David Iben put it well when he said, 'Volatility is not a risk we care about. What we care about is avoiding the permanent loss of capital.' When we think about how risky a company is, we always like to look at its use of debt, since debt overload can lead to ruin. As with many other companies Natura &Co Holding S.A. (BVMF:NTCO3) makes use of debt. But should shareholders be worried about its use of debt?
When Is Debt A Problem?
Debt is a tool to help businesses grow, but if a business is incapable of paying off its lenders, then it exists at their mercy. Ultimately, if the company can't fulfill its legal obligations to repay debt, shareholders could walk away with nothing. However, a more frequent (but still costly) occurrence is where a company must issue shares at bargain-basement prices, permanently diluting shareholders, just to shore up its balance sheet. By replacing dilution, though, debt can be an extremely good tool for businesses that need capital to invest in growth at high rates of return. The first thing to do when considering how much debt a business uses is to look at its cash and debt together.
How Much Debt Does Natura &Co Holding Carry?
The image below, which you can click on for greater detail, shows that Natura &Co Holding had debt of R$14.1b at the end of June 2021, a reduction from R$20.7b over a year. However, it does have R$7.99b in cash offsetting this, leading to net debt of about R$6.15b.
A Look At Natura &Co Holding's Liabilities
Zooming in on the latest balance sheet data, we can see that Natura &Co Holding had liabilities of R$14.5b due within 12 months and liabilities of R$17.8b due beyond that. On the other hand, it had cash of R$7.99b and R$5.16b worth of receivables due within a year. So its liabilities total R$19.1b more than the combination of its cash and short-term receivables.
Natura &Co Holding has a very large market capitalization of R$73.0b, so it could very likely raise cash to ameliorate its balance sheet, if the need arose. But it's clear that we should definitely closely examine whether it can manage its debt without dilution.
We use two main ratios to inform us about debt levels relative to earnings. The first is net debt divided by earnings before interest, tax, depreciation, and amortization (EBITDA), while the second is how many times its earnings before interest and tax (EBIT) covers its interest expense (or its interest cover, for short). Thus we consider debt relative to earnings both with and without depreciation and amortization expenses.
While Natura &Co Holding has a quite reasonable net debt to EBITDA multiple of 2.1, its interest cover seems weak, at 1.9. This does suggest the company is paying fairly high interest rates. Either way there's no doubt the stock is using meaningful leverage. Notably, Natura &Co Holding's EBIT launched higher than Elon Musk, gaining a whopping 171% on last year. The balance sheet is clearly the area to focus on when you are analysing debt. But ultimately the future profitability of the business will decide if Natura &Co Holding can strengthen its balance sheet over time. So if you want to see what the professionals think, you might find this free report on analyst profit forecasts to be interesting.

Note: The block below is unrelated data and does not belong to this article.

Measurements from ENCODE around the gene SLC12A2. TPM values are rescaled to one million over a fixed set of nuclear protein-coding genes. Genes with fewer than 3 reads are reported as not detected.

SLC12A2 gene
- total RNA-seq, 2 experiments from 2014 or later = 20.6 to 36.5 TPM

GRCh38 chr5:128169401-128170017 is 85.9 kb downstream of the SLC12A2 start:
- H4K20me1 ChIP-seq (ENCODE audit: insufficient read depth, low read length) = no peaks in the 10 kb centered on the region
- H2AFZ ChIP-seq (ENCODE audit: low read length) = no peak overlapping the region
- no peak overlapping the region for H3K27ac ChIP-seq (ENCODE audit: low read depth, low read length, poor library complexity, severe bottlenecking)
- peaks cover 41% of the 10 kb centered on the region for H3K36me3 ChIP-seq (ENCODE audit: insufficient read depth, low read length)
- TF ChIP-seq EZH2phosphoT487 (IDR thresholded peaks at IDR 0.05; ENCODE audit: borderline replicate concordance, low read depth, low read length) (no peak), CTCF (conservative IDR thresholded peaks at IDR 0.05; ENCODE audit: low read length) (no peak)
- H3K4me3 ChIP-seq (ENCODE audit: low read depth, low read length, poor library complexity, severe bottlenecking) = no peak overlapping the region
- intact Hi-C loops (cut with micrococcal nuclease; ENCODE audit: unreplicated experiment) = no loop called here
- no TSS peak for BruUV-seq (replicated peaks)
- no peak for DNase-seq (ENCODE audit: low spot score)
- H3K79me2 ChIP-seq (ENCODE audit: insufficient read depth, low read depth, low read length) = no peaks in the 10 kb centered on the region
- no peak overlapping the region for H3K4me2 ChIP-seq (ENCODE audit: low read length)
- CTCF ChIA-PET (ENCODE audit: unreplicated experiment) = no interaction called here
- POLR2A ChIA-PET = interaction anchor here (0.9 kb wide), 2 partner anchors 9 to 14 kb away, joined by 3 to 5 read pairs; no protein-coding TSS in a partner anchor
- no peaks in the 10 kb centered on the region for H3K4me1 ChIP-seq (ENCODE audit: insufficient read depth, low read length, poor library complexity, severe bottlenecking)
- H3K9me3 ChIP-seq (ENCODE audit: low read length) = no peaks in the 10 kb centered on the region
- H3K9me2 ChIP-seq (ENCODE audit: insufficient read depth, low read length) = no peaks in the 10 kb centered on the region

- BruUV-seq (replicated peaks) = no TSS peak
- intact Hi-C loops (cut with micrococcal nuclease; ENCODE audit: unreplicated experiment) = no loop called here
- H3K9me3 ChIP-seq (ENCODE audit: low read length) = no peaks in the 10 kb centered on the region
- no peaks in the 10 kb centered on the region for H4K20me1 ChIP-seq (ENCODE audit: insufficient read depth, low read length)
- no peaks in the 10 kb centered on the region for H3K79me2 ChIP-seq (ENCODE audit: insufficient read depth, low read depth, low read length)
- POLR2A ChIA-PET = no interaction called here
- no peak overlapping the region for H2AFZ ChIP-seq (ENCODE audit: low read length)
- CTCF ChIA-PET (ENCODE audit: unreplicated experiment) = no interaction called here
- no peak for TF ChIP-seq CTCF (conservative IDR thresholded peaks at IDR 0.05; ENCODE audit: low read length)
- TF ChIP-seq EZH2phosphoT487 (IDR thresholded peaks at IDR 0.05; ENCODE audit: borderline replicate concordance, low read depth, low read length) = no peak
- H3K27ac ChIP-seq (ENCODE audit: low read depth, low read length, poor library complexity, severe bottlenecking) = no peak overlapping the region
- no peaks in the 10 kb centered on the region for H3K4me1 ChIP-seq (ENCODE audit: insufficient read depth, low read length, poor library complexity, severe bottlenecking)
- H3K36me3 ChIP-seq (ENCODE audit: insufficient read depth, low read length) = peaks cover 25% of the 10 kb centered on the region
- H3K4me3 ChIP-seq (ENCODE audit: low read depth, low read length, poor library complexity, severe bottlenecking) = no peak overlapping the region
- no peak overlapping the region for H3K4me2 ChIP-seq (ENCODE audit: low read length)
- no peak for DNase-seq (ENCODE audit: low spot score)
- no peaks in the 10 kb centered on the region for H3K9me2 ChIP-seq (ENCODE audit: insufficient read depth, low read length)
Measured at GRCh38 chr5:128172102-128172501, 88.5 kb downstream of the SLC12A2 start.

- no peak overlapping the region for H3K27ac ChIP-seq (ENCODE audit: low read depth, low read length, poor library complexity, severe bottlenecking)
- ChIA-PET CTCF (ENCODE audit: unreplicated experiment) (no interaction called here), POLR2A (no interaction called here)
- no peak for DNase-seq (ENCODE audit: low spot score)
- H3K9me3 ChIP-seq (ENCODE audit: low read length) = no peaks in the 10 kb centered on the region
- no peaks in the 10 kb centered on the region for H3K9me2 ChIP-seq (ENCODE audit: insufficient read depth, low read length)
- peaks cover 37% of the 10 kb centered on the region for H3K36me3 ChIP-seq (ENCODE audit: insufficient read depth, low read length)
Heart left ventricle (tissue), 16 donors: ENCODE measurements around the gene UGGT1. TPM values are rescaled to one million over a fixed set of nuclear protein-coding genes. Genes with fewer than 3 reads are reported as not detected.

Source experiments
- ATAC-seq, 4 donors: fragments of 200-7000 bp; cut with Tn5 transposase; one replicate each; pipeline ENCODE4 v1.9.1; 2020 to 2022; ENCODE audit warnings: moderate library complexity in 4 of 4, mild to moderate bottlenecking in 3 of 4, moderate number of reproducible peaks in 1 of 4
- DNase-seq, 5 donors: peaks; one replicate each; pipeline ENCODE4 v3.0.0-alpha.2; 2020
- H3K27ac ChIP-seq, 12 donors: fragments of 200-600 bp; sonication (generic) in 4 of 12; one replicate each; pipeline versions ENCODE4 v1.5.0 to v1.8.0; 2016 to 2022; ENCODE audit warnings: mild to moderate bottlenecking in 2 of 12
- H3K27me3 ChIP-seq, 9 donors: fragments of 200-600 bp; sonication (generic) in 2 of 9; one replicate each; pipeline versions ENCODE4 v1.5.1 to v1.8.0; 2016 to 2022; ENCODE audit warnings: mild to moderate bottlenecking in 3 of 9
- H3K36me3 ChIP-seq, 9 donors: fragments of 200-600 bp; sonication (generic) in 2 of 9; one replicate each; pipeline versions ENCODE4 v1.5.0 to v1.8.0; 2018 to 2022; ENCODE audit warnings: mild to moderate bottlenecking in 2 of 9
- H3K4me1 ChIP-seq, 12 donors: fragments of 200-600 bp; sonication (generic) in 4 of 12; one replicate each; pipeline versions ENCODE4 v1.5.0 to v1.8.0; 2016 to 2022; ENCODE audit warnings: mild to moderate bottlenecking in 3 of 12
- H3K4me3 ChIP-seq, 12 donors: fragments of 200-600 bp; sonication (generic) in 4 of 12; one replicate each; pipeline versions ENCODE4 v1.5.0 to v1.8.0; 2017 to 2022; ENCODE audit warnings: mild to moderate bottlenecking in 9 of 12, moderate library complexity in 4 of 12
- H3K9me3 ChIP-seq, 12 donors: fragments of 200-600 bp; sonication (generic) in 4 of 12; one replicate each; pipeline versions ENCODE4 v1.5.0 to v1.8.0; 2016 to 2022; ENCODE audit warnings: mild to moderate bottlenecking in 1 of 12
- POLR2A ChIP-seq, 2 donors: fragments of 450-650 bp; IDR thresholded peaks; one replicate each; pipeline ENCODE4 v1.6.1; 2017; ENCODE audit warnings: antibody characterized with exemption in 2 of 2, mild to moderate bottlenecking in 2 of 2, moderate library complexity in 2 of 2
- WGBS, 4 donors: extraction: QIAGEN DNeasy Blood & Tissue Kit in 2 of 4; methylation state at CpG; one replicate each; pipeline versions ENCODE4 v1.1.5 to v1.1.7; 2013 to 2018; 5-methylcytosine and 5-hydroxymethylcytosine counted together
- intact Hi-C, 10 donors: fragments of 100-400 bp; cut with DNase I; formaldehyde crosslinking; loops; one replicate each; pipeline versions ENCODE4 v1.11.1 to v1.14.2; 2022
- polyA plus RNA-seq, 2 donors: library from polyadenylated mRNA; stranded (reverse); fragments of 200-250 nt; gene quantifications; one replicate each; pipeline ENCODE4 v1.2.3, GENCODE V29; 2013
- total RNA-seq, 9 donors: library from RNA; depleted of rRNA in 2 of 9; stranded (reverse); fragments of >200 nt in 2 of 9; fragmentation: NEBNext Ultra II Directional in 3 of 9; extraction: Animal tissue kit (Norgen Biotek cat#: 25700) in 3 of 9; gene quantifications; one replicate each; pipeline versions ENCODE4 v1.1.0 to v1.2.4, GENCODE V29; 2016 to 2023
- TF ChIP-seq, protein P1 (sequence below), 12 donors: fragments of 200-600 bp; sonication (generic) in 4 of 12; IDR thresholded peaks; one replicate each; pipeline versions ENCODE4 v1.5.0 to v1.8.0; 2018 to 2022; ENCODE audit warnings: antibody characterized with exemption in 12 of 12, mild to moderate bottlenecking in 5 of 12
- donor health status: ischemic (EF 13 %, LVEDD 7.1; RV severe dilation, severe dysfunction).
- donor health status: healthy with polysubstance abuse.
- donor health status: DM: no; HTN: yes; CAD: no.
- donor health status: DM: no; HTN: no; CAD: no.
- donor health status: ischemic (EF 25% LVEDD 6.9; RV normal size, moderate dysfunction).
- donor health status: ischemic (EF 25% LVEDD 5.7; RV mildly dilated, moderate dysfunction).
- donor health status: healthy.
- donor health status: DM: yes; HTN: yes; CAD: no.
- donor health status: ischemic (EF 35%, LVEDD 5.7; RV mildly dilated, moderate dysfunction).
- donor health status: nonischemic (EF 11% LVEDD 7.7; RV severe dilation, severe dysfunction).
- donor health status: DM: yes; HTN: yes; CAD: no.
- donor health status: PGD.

Finally, a company can only pay off debt with cold hard cash, not accounting profits. So it's worth checking how much of that EBIT is backed by free cash flow. Considering the last three years, Natura &Co Holding actually recorded a cash outflow, overall. Debt is far more risky for companies with unreliable free cash flow, so shareholders should be hoping that the past expenditure will produce free cash flow in the future.
Natura &Co Holding's interest cover and conversion of EBIT to free cash flow definitely weigh on it, in our esteem. But the good news is it seems to be able to grow its EBIT with ease. We think that Natura &Co Holding's debt does make it a bit risky, after considering the aforementioned data points together. Not all risk is bad, as it can boost share price returns if it pays off, but this debt risk is worth keeping in mind. There's no doubt that we learn most about debt from the balance sheet. But ultimately, every company can contain risks that exist outside of the balance sheet. We've identified 3 warning signs with Natura &Co Holding (at least 1 which is a bit concerning) , and understanding them should be part of your investment process.
If you're interested in investing in businesses that can grow profits without the burden of debt, then check out this free list of growing businesses that have net cash on the balance sheet.
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This article by Simply Wall St is general in nature. We provide commentary based on historical data and analyst forecasts only using an unbiased methodology and our articles are not intended to be financial advice. It does not constitute a recommendation to buy or sell any stock, and does not take account of your objectives, or your financial situation. We aim to bring you long-term focused analysis driven by fundamental data. Note that our analysis may not factor in the latest price-sensitive company announcements or qualitative material. Simply Wall St has no position in any stocks mentioned.
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